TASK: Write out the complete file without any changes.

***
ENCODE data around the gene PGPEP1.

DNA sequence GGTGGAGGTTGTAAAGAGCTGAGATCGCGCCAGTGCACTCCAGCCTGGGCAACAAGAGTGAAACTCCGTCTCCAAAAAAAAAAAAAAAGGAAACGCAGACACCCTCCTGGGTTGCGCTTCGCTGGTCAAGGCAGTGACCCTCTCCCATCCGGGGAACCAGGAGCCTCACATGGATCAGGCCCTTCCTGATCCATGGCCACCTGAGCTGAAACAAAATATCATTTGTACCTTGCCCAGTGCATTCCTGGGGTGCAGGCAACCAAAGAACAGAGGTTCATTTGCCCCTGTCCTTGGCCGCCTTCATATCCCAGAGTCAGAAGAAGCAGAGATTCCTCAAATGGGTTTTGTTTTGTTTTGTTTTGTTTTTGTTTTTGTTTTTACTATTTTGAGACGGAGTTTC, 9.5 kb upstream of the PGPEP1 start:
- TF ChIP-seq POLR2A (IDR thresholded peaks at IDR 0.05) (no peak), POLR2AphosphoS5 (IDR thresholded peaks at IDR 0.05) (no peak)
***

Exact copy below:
ENCODE data around the gene PGPEP1.

DNA sequence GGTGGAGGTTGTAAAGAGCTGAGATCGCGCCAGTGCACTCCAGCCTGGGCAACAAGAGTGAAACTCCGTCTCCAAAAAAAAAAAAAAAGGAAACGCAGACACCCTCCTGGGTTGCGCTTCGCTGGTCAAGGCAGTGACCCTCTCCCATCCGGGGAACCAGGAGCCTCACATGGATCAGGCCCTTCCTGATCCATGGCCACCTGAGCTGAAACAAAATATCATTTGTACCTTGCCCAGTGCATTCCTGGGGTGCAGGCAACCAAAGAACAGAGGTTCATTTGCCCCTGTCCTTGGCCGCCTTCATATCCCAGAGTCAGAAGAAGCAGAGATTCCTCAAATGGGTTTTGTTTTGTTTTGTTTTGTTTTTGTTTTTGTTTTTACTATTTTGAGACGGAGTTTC, 9.5 kb upstream of the PGPEP1 start:
- TF ChIP-seq POLR2A (IDR thresholded peaks at IDR 0.05) (no peak), POLR2AphosphoS5 (IDR thresholded peaks at IDR 0.05) (no peak)